“The [PTAB] is not impressed by flash. They want someone who can engage with them on the technical arguments.” – Sarah Spires
On the second day of IPWatchdog Live in Dallas, Texas, a panel of attorneys shed light on how to triumph at the Patent Trial and Appeal Board (PTAB). The differences between PTAB and district court proceedings are many. Unlike the majority of district court judges, the Administrative Patent Judges (APJs) consist of technically savvy engineers and scientists. Additionally, there are evidentiary standard and procedural differences for inter partes reviews (IPRs) at the PTAB. The distinctions between the two parallel forums creates strategic differences that practitioners must consider if they hope to succeed.
In district court, successful attorneys often create a narrative which paints their client as the “good guy” and the opposition as villainous. While this strategy of painting a picture that can connect with judges and juries on an emotional level is often successful in district court, the panelists cautioned against this approach at the PTAB. One of the panelists noted that, due to the fact that the APJs possess technical backgrounds, these emotional appeals are likely to fall on deaf ears and may prove counterproductive. Instead, more technical conversations will be persuasive in this forum. Panelist Sarah Spires of Skiermont Derby said, “[t]he [PTAB] is not impressed by flash. They want someone who can engage with them on the technical arguments.” In fact, many APJs are likely to find these appeals to emotion insulting to their intelligence and technical prowess.
Another common misstep that is seen frequently is the poor utilization of expert declarations. Unlike briefs, which are subject to more stringent page limits, expert declarations provide room for PTAB litigants to dive deeply into the heart of the technologies at issue. However, as often happens, expert declarations appear to be “carbon copies” of briefs. This is a giant missed opportunity that often results in expert declarations being deemed as merely conclusory by APJs.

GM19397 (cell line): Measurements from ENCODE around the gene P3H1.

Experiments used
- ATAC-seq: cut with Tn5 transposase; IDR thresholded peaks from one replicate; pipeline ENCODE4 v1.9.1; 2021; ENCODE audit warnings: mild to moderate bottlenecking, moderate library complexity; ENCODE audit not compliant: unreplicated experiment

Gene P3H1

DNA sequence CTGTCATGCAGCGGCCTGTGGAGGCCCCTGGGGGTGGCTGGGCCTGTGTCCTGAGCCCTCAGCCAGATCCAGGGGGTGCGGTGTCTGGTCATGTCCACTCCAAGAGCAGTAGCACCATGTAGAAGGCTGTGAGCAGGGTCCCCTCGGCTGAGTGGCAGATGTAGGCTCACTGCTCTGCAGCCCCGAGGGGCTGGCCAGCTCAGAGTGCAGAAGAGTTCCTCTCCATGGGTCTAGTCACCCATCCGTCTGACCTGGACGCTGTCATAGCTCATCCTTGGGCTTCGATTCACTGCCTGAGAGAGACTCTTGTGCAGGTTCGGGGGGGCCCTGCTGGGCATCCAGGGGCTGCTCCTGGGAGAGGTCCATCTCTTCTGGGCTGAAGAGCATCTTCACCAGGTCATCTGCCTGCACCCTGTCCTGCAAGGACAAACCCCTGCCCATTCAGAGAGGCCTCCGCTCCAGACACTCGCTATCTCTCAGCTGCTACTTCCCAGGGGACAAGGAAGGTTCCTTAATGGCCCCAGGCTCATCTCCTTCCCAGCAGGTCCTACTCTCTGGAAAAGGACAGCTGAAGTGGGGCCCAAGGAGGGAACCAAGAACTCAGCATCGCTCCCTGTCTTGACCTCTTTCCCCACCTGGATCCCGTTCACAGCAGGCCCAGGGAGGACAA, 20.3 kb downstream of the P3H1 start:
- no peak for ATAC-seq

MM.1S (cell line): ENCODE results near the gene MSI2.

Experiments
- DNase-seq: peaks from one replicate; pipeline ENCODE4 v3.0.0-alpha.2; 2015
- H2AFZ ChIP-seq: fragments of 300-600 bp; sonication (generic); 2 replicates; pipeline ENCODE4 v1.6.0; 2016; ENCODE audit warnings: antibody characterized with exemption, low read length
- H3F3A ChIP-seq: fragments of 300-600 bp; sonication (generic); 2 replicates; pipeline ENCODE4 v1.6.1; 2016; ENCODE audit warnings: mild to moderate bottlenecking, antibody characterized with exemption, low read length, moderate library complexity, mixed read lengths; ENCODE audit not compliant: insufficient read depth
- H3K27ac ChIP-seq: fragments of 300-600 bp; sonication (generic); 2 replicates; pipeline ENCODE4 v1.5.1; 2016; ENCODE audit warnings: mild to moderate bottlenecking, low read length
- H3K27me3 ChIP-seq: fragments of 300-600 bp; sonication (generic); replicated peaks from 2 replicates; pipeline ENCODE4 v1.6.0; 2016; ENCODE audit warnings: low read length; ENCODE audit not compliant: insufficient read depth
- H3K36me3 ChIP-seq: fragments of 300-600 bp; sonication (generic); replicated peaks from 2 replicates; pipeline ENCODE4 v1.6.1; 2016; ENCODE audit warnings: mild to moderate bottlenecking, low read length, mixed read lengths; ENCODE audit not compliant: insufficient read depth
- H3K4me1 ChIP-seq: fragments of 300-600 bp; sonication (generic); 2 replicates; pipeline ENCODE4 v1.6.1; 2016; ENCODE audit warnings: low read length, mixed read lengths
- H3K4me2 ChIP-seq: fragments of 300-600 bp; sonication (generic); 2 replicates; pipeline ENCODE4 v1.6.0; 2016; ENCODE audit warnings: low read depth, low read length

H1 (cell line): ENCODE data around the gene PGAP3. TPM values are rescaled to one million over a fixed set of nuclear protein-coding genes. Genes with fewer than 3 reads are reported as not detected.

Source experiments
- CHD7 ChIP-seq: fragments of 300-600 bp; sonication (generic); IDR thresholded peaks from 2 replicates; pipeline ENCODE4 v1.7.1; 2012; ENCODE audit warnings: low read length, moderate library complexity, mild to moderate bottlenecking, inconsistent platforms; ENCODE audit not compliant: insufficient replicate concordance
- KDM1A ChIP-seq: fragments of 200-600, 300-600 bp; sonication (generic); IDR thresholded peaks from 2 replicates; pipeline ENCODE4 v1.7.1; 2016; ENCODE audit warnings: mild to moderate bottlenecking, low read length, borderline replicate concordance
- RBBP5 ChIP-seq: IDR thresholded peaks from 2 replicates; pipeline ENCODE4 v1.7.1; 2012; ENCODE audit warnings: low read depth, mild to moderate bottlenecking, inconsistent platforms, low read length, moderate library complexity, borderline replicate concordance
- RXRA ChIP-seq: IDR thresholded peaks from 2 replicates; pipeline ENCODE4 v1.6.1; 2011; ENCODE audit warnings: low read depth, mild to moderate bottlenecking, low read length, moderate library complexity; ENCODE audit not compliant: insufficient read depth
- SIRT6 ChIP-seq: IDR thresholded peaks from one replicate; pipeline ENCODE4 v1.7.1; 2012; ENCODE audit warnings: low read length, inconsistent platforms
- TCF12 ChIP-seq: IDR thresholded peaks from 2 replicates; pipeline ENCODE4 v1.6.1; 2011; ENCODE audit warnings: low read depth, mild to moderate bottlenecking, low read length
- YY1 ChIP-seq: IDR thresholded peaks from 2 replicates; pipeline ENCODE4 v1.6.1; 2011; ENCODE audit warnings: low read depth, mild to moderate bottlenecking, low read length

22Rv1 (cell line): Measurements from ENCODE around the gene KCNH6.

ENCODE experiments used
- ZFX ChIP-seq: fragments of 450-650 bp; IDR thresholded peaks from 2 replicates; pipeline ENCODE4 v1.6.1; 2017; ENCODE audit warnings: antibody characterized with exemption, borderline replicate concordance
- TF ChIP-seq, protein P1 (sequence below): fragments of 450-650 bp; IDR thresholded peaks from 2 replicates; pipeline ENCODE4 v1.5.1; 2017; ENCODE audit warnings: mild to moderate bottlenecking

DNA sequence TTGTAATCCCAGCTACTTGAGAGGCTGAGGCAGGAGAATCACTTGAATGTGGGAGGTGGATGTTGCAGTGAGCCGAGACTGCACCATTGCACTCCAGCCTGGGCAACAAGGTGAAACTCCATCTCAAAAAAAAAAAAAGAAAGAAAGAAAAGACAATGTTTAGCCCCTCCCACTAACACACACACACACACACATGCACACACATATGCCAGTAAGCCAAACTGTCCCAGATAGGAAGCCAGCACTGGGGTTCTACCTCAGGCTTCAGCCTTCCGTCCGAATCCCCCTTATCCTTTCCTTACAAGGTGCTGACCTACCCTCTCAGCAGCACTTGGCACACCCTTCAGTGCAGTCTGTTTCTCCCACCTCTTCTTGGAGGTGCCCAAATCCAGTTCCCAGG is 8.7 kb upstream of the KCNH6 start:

Many representatives presenting before the PTAB make the mistake of arguing that their client’s patented invention works better than the prior art. Though the panelists conceded that this is not as poor of a choice for the more unpredictable biotech field, in the more predictable arts, this can be a patent killer. In the more predictable arts, this argument serves to plant the seed in the mind of the APJs that the invention, though possibly better than the prior art, is also obvious.
The IPR proceeding provides patent owners with an option to motion to amend claims that are at issue in order to save the validity of the patent. However, this is an option that the panelists unanimously cautioned against. A major concern of amending claims during an IPR is the bar this will create on obtaining past damages. If the patent owner hopes to collect for an infringer’s prior conduct, amending the claims will remove all hopes of this. Additionally, patentees are typically hesitant to opt to amend due to the fact that this creates a perception that the inventor made a tacit admission of invalidity.
Noting the relatively new Phillips claim construction standard, both the panelists and attendees cheered many of the changes to the PTAB implemented by former United States Patent and Trademark Office (USPTO) Director Andrei Iancu. The panelists noted that, like many things in the country, the USPTO has become more politicized in recent years. However, this was not seen as negative per se. One response to the increased politicization has been the formation of advocacy groups as a voice for further reforms that may serve as a catalyst to impact the implementation of even better procedures going forward.
In addition to Spires, the panel featured former APJ James Carmichael of Carmichael IP and Nicholas Matich of McKool Smith.